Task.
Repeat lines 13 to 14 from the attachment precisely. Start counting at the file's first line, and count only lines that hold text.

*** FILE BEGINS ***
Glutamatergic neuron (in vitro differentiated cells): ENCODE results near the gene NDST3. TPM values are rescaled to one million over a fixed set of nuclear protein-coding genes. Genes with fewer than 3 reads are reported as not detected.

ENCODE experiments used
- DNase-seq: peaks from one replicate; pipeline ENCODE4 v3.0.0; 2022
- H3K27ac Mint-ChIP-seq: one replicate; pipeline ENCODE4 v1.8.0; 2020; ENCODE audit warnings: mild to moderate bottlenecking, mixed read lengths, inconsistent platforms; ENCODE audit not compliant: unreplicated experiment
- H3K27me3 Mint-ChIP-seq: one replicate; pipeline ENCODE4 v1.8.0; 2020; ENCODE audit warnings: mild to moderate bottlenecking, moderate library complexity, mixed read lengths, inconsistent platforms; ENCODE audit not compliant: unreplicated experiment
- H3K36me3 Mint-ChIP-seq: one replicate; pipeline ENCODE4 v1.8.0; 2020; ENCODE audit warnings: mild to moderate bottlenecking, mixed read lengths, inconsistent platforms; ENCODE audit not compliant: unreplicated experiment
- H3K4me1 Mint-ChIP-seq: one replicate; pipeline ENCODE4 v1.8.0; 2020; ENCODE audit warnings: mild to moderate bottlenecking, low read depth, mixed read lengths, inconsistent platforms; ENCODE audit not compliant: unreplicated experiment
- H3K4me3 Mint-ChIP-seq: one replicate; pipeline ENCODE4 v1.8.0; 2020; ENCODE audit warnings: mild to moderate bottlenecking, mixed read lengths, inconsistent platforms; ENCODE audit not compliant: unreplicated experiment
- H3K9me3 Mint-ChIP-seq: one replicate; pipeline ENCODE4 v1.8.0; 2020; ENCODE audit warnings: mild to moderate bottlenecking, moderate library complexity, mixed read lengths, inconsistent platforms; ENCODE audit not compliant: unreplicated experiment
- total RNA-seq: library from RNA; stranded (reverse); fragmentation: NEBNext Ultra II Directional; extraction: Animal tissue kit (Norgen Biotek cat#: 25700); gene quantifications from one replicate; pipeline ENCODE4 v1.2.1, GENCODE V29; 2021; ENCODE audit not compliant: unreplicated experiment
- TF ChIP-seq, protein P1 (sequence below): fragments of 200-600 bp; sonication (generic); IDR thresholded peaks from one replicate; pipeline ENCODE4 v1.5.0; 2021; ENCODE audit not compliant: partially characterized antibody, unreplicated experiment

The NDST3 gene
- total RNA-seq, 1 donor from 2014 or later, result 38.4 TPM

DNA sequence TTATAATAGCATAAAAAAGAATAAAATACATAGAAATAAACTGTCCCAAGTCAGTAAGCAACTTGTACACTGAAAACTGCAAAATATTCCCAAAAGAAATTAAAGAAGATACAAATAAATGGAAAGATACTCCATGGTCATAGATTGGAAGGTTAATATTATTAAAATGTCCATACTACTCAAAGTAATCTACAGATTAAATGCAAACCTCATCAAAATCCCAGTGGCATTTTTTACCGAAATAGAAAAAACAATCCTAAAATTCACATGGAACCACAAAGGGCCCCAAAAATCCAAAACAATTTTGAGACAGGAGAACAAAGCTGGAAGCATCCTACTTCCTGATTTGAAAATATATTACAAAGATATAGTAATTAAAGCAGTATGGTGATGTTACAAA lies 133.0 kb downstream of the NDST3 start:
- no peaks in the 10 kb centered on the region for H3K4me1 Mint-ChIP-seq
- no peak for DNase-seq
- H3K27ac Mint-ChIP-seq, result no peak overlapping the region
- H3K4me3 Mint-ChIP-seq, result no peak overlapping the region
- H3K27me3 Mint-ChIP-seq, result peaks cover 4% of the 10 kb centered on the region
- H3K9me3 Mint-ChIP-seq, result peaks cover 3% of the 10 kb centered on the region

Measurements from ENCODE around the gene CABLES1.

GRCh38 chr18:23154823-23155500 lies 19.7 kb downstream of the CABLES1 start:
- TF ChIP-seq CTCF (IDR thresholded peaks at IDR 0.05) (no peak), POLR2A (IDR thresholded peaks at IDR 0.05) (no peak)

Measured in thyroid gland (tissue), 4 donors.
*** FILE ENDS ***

- total RNA-seq, 1 donor from 2014 or later, result 38.4 TPM

DNA sequence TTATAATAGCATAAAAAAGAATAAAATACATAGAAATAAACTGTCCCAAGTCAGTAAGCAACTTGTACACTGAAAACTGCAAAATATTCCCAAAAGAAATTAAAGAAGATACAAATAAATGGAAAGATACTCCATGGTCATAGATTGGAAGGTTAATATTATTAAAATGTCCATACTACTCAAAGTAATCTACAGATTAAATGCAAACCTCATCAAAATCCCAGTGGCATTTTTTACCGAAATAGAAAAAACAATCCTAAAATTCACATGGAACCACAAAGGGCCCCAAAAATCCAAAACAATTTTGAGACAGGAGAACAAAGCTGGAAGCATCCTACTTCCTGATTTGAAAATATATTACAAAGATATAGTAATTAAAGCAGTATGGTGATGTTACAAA lies 133.0 kb downstream of the NDST3 start: